Further mitigation measures would not adequately address national security and law enforcement concerns, the agencies said, citing China Telecom’s “delayed responses to Team Telecom’s request for information, its inaccurate statements to Team Telecom and U.S. customers, and its apparent failure to comply with federal and state cybersecurity and privacy laws.”  The recommendation also highlighted that mitigation monitoring revealed breaches in at least two of the five provisions set forth in the 2007 LOA, namely “[t]o take all practicable measures to prevent unauthorized access to U.S. records,” and “[t]o notify DOJ, FBI, and DHS of material changes to China Telecom’s services, or of any action requiring notice or application to the FCC.”  The terms of the LOA state that a breach of any of the conditions provides independent grounds for revoking or terminating China Telecom’s 214 authorizations.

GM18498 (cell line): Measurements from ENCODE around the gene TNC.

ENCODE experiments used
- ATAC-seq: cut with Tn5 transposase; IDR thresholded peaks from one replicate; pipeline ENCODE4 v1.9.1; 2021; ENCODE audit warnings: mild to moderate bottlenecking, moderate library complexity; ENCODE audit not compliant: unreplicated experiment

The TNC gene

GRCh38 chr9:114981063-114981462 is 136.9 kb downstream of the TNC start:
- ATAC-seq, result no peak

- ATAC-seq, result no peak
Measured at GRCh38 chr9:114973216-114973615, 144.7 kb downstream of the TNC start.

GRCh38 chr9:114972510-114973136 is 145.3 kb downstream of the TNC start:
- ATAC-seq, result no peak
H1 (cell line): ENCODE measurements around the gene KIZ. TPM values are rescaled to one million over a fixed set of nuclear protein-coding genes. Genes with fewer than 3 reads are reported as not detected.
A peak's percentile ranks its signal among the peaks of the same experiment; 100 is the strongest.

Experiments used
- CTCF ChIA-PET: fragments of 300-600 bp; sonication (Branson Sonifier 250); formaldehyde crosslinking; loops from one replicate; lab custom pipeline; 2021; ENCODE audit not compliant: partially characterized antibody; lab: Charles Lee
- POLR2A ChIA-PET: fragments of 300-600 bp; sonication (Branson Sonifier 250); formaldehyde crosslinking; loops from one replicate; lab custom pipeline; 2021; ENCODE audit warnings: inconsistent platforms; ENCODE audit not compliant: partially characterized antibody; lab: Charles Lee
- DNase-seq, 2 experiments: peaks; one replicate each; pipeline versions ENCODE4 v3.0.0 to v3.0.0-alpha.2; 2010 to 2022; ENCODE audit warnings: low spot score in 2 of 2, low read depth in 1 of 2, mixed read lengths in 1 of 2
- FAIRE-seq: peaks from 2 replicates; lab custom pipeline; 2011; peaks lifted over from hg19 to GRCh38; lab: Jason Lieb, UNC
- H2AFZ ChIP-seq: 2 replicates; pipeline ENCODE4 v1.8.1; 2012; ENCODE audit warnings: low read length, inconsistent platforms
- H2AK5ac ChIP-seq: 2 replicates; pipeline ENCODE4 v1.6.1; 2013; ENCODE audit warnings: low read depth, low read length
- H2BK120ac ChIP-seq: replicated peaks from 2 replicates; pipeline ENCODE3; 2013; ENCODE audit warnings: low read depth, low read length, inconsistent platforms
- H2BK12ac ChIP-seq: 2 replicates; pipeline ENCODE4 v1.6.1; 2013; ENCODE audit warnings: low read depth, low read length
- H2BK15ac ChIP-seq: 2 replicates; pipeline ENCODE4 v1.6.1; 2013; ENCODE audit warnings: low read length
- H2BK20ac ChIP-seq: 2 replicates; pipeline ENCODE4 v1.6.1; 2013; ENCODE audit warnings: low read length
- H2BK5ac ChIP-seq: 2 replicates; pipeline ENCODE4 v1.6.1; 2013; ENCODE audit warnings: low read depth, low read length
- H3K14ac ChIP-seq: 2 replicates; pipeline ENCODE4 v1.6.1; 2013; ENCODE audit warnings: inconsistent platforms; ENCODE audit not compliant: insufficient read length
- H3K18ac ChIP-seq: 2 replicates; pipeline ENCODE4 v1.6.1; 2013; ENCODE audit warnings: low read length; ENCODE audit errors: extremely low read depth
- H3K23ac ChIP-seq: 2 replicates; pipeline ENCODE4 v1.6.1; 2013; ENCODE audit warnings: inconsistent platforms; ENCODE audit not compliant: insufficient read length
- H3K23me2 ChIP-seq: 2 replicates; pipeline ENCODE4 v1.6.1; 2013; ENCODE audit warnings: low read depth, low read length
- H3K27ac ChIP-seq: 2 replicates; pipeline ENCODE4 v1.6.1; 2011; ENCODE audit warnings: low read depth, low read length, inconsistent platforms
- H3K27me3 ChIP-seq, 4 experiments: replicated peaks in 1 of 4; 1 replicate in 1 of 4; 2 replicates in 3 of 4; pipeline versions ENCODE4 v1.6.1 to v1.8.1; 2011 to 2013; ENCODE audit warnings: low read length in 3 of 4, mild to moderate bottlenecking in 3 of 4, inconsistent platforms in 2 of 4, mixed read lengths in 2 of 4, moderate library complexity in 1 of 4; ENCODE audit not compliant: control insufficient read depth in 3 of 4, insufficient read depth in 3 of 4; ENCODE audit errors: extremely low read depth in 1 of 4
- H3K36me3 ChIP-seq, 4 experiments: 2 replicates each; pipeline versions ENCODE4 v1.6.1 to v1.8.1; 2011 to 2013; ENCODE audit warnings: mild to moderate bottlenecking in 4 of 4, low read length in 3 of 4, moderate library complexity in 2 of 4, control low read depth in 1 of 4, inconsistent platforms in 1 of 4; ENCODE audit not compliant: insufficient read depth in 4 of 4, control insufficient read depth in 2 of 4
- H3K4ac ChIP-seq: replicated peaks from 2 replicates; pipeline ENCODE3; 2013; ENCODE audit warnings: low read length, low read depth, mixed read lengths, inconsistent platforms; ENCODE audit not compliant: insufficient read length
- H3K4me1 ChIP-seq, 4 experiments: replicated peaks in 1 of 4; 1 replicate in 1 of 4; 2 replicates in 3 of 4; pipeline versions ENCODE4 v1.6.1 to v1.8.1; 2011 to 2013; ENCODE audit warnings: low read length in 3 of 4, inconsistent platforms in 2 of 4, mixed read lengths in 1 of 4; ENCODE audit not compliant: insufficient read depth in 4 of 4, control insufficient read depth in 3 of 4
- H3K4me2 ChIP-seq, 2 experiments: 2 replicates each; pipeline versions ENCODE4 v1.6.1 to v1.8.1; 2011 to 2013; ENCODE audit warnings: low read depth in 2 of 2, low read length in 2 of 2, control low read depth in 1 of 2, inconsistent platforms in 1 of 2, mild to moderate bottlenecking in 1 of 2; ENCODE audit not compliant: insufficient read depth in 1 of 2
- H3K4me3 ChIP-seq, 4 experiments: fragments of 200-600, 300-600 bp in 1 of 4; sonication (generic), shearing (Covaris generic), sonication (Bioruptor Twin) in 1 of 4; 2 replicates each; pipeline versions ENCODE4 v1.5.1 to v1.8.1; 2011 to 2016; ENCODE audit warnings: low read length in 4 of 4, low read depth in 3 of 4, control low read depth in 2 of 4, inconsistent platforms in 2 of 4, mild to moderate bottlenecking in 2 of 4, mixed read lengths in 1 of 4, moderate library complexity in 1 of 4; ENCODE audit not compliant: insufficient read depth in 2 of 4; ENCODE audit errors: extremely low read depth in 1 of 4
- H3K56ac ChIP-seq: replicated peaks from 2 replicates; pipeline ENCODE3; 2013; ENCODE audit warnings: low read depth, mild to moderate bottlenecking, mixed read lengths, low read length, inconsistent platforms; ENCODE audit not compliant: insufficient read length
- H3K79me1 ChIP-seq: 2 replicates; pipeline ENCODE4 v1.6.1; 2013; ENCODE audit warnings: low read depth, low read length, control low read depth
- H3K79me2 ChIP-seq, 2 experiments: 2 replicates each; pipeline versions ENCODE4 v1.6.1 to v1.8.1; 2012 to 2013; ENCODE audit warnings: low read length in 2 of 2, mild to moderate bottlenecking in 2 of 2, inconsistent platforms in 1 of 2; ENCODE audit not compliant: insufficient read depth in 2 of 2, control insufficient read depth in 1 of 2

Timing of the Recommendation

The recommendation comes less than a year after the FCC’s May 2019 unanimous decision to deny China Mobile USA’s application for a Section 214 license to provide international telecommunications services between the U.S. and foreign destinations.  Indeed, in his statement accompanying the FCC’s Memorandum Opinion and Order in that matter, FCC Commissioner Brandan Carr called for examination of whether the FCC should revoke China Telecom’s authorizations, stating “[China Telecom and China Unicom] hold the same Section 214 authorizations that China Mobile sought. The evidence I’ve seen in this case calls those existing authorizations into question…[s]o it’s time for the U.S. to take additional action.  Our national security agencies should examine whether the FCC should revoke those existing Section 214 authorizations, and the FCC should open a proceeding on those matters.”